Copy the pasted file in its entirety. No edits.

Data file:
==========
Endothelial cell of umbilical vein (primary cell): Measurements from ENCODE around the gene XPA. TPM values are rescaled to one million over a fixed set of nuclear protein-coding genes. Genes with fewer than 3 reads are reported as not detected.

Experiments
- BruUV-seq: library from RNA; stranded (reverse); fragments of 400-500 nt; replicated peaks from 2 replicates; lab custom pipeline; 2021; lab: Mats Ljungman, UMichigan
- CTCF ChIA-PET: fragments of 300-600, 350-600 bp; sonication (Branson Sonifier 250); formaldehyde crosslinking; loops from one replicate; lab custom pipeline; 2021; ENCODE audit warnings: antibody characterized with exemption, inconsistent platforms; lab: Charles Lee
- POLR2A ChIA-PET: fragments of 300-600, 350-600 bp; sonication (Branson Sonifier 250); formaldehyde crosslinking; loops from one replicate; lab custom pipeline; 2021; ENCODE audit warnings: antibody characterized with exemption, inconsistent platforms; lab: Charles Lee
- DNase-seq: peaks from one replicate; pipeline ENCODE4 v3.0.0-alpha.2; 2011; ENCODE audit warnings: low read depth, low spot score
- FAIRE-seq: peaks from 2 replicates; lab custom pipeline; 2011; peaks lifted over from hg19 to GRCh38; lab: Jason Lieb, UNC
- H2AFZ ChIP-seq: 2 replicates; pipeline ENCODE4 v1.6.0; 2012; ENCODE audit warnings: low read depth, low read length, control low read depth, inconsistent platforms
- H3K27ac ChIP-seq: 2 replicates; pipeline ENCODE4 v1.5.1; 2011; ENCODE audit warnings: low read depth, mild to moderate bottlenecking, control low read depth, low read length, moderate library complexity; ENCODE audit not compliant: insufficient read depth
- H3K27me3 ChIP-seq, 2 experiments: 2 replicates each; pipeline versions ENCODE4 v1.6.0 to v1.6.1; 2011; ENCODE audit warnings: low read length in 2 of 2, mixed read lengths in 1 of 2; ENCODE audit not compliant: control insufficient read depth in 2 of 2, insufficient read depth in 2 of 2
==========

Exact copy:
Endothelial cell of umbilical vein (primary cell): Measurements from ENCODE around the gene XPA. TPM values are rescaled to one million over a fixed set of nuclear protein-coding genes. Genes with fewer than 3 reads are reported as not detected.

Experiments
- BruUV-seq: library from RNA; stranded (reverse); fragments of 400-500 nt; replicated peaks from 2 replicates; lab custom pipeline; 2021; lab: Mats Ljungman, UMichigan
- CTCF ChIA-PET: fragments of 300-600, 350-600 bp; sonication (Branson Sonifier 250); formaldehyde crosslinking; loops from one replicate; lab custom pipeline; 2021; ENCODE audit warnings: antibody characterized with exemption, inconsistent platforms; lab: Charles Lee
- POLR2A ChIA-PET: fragments of 300-600, 350-600 bp; sonication (Branson Sonifier 250); formaldehyde crosslinking; loops from one replicate; lab custom pipeline; 2021; ENCODE audit warnings: antibody characterized with exemption, inconsistent platforms; lab: Charles Lee
- DNase-seq: peaks from one replicate; pipeline ENCODE4 v3.0.0-alpha.2; 2011; ENCODE audit warnings: low read depth, low spot score
- FAIRE-seq: peaks from 2 replicates; lab custom pipeline; 2011; peaks lifted over from hg19 to GRCh38; lab: Jason Lieb, UNC
- H2AFZ ChIP-seq: 2 replicates; pipeline ENCODE4 v1.6.0; 2012; ENCODE audit warnings: low read depth, low read length, control low read depth, inconsistent platforms
- H3K27ac ChIP-seq: 2 replicates; pipeline ENCODE4 v1.5.1; 2011; ENCODE audit warnings: low read depth, mild to moderate bottlenecking, control low read depth, low read length, moderate library complexity; ENCODE audit not compliant: insufficient read depth
- H3K27me3 ChIP-seq, 2 experiments: 2 replicates each; pipeline versions ENCODE4 v1.6.0 to v1.6.1; 2011; ENCODE audit warnings: low read length in 2 of 2, mixed read lengths in 1 of 2; ENCODE audit not compliant: control insufficient read depth in 2 of 2, insufficient read depth in 2 of 2